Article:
For the Record
I knew people who thought Jamie Astaphan was a fantasist, a person who believed his own made-up stories; among these people the consensus was split oever whether he was completely evil or just not completely grown up. But I trusted his instincts and self-knowledge more than I trusted theirs. For instance, he was onto this particular scamminess in 2003. There were reinsurance companies in the offshore sector and Jamie thought they stunk. He wanted me to write something about it but you see he would get furious about things like this, and I'd get some sketchy details--a company name or an address--that I would sort of fish out of the torrent of cuss words, a torrent that usually concluded with the assurance that "You can figure it out." He vastly overrated my financial acumen and investigative resources. How do you find anything out, on an island of 10,000 people? A place where everybody knows you are the journalist and the people you would ask are in the business of keeping secrets?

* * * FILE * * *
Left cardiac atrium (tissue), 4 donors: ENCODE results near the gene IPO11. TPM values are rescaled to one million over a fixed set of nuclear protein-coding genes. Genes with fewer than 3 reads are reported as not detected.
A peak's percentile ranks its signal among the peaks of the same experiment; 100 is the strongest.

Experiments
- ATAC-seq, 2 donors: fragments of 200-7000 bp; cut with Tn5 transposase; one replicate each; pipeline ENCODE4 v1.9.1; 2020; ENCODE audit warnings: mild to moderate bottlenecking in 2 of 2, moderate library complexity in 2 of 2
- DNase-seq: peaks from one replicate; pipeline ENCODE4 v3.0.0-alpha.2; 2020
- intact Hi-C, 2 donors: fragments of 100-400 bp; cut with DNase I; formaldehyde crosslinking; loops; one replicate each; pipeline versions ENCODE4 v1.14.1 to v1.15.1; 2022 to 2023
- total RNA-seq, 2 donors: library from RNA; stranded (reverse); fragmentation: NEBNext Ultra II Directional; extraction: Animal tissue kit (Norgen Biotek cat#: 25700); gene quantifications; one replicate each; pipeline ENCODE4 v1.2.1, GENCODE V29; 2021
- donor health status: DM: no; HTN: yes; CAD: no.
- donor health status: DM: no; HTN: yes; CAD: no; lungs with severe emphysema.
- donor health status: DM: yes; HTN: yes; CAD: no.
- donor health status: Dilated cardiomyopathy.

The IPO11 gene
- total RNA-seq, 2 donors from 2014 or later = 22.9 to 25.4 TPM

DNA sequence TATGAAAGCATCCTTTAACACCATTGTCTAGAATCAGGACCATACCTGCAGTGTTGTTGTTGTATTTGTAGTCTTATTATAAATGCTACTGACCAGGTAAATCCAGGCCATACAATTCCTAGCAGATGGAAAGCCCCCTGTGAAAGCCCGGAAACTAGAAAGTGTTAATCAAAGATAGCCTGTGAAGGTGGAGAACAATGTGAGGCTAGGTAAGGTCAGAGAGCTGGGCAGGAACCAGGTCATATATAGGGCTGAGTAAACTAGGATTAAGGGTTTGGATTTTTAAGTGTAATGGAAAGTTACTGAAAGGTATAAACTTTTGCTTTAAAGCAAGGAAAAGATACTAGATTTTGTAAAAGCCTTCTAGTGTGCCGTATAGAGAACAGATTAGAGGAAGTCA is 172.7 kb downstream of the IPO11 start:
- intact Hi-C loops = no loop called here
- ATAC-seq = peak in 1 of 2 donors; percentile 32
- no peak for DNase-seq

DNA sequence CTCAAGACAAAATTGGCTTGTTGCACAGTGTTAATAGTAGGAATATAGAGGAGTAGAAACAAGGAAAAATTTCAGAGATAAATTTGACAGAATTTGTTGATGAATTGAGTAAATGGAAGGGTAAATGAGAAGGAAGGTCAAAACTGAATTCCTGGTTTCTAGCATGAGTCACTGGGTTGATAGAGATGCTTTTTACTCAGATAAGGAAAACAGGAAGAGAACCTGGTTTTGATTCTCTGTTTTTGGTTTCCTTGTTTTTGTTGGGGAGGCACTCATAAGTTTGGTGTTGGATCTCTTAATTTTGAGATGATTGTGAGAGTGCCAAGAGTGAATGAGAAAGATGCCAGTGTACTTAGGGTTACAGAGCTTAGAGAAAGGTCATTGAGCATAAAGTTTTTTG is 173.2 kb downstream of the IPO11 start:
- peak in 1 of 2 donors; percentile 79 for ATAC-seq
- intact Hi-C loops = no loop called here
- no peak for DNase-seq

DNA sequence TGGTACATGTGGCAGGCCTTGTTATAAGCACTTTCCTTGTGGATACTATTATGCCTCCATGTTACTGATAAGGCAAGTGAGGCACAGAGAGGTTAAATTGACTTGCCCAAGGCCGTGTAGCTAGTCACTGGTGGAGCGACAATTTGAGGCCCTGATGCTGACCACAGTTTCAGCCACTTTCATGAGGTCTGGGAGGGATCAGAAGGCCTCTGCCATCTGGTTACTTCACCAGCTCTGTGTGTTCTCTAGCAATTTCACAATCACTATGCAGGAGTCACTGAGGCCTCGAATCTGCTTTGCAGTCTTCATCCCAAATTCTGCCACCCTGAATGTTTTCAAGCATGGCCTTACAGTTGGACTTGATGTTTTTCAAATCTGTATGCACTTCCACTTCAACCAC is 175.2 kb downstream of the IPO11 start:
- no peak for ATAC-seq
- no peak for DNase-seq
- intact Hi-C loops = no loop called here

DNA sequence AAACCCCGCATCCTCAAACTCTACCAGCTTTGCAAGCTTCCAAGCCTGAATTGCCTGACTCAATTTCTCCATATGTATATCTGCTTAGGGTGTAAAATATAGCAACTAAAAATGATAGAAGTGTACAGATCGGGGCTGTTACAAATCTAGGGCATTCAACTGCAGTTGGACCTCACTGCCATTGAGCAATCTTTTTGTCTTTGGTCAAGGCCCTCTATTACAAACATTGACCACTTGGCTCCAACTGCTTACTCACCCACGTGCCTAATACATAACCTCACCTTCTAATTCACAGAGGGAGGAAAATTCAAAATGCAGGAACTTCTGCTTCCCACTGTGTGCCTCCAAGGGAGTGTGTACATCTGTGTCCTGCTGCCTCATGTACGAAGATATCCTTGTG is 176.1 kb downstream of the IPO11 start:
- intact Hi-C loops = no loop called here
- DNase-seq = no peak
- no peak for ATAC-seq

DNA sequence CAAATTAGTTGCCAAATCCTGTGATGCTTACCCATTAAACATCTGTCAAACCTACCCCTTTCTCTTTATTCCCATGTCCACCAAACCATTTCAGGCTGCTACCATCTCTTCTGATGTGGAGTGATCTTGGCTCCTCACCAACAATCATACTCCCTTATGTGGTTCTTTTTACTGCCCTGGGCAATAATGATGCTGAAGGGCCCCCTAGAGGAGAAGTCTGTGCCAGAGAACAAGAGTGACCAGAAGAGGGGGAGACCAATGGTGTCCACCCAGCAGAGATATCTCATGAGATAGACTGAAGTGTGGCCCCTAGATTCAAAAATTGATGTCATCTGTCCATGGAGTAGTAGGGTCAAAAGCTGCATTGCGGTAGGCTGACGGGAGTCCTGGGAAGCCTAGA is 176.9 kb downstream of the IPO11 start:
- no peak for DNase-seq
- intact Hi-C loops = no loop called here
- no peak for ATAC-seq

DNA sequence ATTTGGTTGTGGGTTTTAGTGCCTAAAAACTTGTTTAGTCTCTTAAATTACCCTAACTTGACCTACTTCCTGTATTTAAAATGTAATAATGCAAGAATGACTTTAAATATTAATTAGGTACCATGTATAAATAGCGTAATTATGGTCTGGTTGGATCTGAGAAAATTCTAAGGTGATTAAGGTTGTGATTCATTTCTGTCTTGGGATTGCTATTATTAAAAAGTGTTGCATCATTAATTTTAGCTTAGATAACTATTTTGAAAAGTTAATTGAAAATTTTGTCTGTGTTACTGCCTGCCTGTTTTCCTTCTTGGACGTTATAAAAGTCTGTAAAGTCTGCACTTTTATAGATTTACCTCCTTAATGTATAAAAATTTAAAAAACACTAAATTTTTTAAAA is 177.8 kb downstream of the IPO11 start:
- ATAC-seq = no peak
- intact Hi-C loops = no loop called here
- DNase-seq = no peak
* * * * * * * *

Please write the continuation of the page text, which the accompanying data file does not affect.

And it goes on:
As for me, I looked as far into it as I could. I read up on reinsurance and it seemed to sort of make sense except I couldn't figure out where the money was to come from if anything happened to trigger this chain of payouts. If A buys a home insurance policy from B, B gets insurance from C against having to pay A after the hurricane, C gets insurance from D against paying C, to infinity. Where would it end, logically speaking? Who would ultimately pay if a hurricane blew down A's house? Well, now we know. I had the name and address of one company in the reinsurance business. I saw simply a locked office with nobody in it. Nothing unusual about that either. So it wasn't that I didn't believe him; I simply had no way to corroborate what he told me, and I was out of my depth. But I believe he was right.